Excerpt from Book:
Any reasonable and honest attempt to explain the origin of the singularly elegant interlaced ornamentation, familiar to archæologists as the very earliest style of artistic decoration known in the British islands, must be entitled to, and I feel assured will receive, favourable consideration. Even should the attempted explanation fail to obtain entire sanction, it will at least lead to attentive and accurate observations upon an interesting subject, which may at some future time refute or establish the theory which I venture to propound.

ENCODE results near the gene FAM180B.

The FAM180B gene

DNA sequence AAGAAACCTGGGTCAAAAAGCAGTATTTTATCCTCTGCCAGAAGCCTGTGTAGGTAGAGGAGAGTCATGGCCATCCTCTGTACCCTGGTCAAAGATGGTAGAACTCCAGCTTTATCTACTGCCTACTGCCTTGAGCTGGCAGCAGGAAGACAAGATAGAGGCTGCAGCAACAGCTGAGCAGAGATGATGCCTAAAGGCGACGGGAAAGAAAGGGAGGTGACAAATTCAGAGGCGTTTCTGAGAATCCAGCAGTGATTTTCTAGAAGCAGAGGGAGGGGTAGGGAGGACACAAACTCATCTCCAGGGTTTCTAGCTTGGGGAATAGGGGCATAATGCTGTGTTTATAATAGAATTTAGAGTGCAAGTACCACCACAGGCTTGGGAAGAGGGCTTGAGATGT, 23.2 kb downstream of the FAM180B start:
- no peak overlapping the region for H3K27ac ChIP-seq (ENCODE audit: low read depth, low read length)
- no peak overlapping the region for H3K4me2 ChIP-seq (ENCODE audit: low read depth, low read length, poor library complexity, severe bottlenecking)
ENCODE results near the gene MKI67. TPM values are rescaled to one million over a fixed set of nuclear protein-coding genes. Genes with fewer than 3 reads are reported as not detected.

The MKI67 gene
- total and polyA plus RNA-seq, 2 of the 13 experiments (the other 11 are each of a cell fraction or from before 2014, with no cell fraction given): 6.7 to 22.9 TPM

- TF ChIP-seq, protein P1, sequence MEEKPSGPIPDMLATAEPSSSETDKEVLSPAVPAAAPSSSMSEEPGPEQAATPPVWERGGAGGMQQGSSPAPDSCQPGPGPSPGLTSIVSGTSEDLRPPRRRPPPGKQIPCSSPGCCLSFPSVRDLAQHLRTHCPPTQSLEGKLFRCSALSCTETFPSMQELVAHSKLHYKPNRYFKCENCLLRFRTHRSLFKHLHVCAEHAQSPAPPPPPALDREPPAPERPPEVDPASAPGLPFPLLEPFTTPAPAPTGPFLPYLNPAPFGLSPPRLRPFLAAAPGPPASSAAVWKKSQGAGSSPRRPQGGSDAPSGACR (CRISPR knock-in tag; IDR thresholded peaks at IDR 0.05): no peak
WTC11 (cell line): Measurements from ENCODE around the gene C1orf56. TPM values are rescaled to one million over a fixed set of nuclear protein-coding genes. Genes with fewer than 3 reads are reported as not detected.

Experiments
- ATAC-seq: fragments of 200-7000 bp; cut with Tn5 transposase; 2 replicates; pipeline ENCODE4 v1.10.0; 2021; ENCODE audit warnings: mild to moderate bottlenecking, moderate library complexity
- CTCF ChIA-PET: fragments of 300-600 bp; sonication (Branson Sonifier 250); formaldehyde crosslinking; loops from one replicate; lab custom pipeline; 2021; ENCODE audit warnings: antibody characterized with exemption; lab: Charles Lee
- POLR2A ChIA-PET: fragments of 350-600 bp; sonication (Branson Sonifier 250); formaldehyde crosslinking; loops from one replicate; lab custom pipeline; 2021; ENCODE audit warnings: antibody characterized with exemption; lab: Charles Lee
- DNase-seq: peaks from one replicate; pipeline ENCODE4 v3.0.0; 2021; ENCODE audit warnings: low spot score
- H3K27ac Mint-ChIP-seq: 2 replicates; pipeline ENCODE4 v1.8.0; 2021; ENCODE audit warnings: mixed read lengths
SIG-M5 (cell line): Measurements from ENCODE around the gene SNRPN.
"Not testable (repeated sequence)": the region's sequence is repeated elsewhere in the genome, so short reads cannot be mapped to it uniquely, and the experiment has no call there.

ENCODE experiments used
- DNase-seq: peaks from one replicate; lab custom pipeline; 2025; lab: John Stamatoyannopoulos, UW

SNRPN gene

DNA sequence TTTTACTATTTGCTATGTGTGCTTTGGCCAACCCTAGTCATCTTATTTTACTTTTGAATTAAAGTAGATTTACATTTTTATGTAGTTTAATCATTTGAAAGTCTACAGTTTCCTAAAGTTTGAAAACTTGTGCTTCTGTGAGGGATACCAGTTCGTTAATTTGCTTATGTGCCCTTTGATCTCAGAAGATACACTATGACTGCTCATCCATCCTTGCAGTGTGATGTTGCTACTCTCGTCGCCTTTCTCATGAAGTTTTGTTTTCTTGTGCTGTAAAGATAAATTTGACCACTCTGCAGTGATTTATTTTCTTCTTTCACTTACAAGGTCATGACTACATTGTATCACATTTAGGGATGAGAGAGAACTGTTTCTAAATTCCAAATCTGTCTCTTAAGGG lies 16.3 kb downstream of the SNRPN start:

The style of interlaced ornament to which I refer is found in an infinite variety of devices on the earliest sculpture, whether of stone or metal, and in the oldest manuscripts and illuminations of Britain and Ireland. It retained its peculiar distinctive character throughout the Roman occupation of Britain, slightly modified by, and often mixed with, classical ornaments. These, however, in a great measure disappeared during the Saxon period, a circumstance which induces the belief that, whatever its origin and purpose, interlaced ornamentation was equally familiar to the Saxon invaders and to the British aborigines. It entered largely into Norman architecture; but from the time of the Conquest it gradually became less used, though traces of it are to be met with at nearly every period in the history of British art. Thus it was revived with the introduction of printing, when many beautiful capital letters, copied from ancient manuscripts, were reproduced as wood-cuts. It reappeared in the strap-work peculiar to the architecture and ornamentation of the Elizabethan and Jacobean eras. It is found in the bone-lace patterns of this country and of Northern Europe in the sixteenth and seventeenth centuries, and was retained in almost its original purity for the decoration of the dirks, targets, brooches and powder horns of the Scottish Highlanders within the last hundred years.